If approved by voters in 2012, the 1 percent, 10-year tax is expected to raise about $1.1 billion. Of that, $835 million would be available to build projects on the list, and the remaining $278 million would be distributed to the counties and cities as discretionary transportation funding. At the technical committee level “staff really wrestled” with how much of the needed funding for each project should be requested from the TSPLOST, said Robert Hiett of Three Rivers, staff liaison for the roundtable. “Should we put in 100 percent or 80/20 or 50/50? Some people took different approaches to that,” Hiett said. He said the total project costs “could actually go down as the executive committee works with” the Georgia Department of Transportation over the summer. There were a total of 271 projects submitted for consideration, Hiett said. The total cost of all those projects, including local, federal, or other funds as well as TSPLOST, is estimated at $2.6 billion. The next step is for GDOT to review the submitted projects and make sure they meet the criteria. The DOT will likely also add some new projects to the list. Then the DOT is set to deliver a final unconstrained list by June. The roundtable executive committee, comprised of five roundtable members and three legislators, will then work to pare down the list to what can actually be funded with the expected revenues. To make that job easier, the technical committee has asked the staff to get together with the counties and cities and take a look at the submitted projects. “And then to assume that not everything is going to get funded, and to try to come up with a short list of really high-priority projects,” Hiett said. “We’ll talk a little about that” at next week’s technical committee meeting to “see how that is going,” Hiett said. He hopes to have a prioritized list from each county to submit to the executive committee by May. “July is probably kind of where the rubber meets the road,” Hiett said. “We’ll be getting close to our deadline at that point. Decisions will have to start being made about matching projects with funding.” A draft constrained list is due to the DOT by early August, and should be returned to the executive committee by Aug. 15. Then the roundtable has two months to have at least two public hearings and vote on a final project list. The final project list must be approved by Oct. 15 or a “gridlock” will be declared and the counties in the region will be punished. The punishment comes in the form of a required 50 percent match for certain transportation projects paid for with state or federal money. Currently, that required match is 10 percent. If the roundtable approves a list but the voters turn down the TSPLOST, the required match will be 30 percent. “I don’t anticipate gridlock. I really don’t,” said Maurice Raines, who is chairman of the roundtable and chairman of the Upson County Board of Commissioners. However, “if it passes by one vote, I’m expecting those that didn’t support it to support it,” Raines said. “Bar none, that is the way it has got to be.” Coweta’s total request for TSPLOST funds is $339,541,045. The only county that requested more was Upson, with $360,244,475. The third-highest was Carroll, with $325,522,470. Spalding County requested $296,521,283. Most of the other counties requested between $140 million and $198 million. Pike and Meriwether counties, however, requested very little. Pike’s request was for $18,429,545, and Meriwether’s was for $11,334,000. Some of Coweta’s submitted projects are: • Completing the Newnan Crossing bypass from Turkey Creek Road to Ga. Hwy. 16 East as a four-lane road. Associated projects include the four-laning of Hwy. 16 from the bypass to U.S. 29, and intersection improvements at 16, 29, and Pine Road. • Widening of Ga. Hwy. 154 from U.S. 29 to Ga. Hwy. 54. The project includes four-laning and a 10-foot hard surface multi-use path. • The Poplar Road interchange on Interstate 85. • The proposed I-85 interchange at Amlajack Boulevard. • Extension of Amlajack Boulevard to serve the proposed new interchange on I-85 north of Bullsboro Drive. • Extensions of Hollz Parkway and Edgeworth Road to serve the proposed new interchange. • Eight intersection improvements and six bridge projects. • Capital and operational costs for the Coweta County Transit System. • HERO motorist service. • A multi-use path along Hwy. 34 East from Lakeside Way to the Fayette County line. • Three projects at the Newnan-Coweta Airport.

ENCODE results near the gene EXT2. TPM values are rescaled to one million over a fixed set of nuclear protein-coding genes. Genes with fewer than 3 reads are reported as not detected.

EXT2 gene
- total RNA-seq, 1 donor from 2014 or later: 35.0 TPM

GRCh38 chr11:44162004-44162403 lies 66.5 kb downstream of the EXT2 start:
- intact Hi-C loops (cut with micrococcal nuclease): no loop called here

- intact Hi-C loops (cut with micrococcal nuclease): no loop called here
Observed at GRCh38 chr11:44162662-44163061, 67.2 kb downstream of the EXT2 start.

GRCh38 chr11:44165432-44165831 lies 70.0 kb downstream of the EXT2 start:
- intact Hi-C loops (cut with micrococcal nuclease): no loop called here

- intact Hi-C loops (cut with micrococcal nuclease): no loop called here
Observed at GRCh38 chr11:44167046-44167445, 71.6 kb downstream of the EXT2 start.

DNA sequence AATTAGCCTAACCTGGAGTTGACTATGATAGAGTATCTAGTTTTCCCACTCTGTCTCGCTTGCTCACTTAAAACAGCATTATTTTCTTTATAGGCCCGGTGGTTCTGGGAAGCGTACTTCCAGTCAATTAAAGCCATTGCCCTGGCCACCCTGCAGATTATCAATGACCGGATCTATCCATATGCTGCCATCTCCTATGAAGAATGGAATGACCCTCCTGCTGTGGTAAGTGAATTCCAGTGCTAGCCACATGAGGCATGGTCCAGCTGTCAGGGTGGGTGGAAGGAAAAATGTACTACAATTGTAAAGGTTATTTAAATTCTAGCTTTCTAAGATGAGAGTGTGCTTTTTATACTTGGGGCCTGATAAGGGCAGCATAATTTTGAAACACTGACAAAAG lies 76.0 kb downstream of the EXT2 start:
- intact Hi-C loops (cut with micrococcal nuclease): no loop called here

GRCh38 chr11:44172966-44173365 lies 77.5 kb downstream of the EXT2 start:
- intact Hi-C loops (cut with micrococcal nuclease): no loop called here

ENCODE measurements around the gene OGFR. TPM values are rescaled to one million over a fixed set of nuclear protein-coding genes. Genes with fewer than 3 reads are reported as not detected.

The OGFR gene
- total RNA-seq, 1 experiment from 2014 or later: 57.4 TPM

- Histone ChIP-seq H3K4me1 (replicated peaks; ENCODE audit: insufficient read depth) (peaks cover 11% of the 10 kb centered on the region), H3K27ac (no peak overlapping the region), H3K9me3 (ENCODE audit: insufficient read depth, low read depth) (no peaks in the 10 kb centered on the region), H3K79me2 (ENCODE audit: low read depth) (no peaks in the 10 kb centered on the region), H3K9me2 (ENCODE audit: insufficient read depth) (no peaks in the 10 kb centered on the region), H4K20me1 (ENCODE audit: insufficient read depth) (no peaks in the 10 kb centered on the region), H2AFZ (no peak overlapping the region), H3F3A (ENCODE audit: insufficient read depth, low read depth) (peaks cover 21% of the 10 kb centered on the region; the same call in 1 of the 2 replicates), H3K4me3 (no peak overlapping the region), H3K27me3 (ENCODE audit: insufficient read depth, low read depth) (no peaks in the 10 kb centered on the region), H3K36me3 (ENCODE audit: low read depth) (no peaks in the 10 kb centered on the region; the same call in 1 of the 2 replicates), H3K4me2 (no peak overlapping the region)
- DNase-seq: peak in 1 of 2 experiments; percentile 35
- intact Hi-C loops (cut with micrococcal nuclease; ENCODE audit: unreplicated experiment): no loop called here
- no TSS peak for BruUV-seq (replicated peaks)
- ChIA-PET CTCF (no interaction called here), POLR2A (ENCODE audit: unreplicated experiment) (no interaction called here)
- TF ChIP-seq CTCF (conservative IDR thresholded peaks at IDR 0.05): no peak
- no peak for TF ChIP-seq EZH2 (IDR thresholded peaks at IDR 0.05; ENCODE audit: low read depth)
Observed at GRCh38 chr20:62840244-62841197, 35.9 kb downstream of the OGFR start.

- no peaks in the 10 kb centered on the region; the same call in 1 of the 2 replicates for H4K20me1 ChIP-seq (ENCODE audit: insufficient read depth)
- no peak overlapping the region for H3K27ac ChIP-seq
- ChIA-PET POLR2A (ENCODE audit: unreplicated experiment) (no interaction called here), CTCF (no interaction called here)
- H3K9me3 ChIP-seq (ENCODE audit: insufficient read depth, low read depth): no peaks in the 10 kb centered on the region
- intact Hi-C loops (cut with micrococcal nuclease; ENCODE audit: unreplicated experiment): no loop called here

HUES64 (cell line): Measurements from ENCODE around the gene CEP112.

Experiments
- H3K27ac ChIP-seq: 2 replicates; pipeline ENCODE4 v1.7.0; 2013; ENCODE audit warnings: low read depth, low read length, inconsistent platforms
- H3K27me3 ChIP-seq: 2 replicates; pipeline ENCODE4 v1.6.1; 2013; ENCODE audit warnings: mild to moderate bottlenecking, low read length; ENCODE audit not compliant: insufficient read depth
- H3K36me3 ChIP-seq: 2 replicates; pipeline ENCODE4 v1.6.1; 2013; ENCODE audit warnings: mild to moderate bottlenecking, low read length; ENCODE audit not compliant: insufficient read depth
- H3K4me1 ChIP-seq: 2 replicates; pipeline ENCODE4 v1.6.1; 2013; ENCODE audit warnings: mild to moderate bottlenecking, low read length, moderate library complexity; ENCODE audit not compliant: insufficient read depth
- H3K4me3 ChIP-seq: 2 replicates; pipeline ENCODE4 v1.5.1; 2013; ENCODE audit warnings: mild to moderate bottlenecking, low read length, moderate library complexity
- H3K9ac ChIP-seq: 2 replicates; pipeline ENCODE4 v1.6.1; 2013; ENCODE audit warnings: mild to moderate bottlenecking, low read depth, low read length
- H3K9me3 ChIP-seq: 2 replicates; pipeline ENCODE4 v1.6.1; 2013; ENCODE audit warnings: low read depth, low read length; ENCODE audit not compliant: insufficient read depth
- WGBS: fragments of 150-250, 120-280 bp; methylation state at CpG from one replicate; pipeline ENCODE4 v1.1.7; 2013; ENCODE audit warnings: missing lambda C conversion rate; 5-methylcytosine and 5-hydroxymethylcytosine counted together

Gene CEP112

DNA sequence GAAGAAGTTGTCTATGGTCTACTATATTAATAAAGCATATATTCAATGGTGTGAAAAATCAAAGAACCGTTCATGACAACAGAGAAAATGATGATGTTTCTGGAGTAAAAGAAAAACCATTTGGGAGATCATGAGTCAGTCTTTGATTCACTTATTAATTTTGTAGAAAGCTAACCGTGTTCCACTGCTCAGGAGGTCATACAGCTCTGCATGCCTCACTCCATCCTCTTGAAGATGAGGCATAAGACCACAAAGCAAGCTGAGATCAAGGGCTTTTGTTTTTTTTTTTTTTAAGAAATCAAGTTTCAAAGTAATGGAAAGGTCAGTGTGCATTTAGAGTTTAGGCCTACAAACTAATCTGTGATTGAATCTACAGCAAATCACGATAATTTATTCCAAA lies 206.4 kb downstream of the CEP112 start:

More Local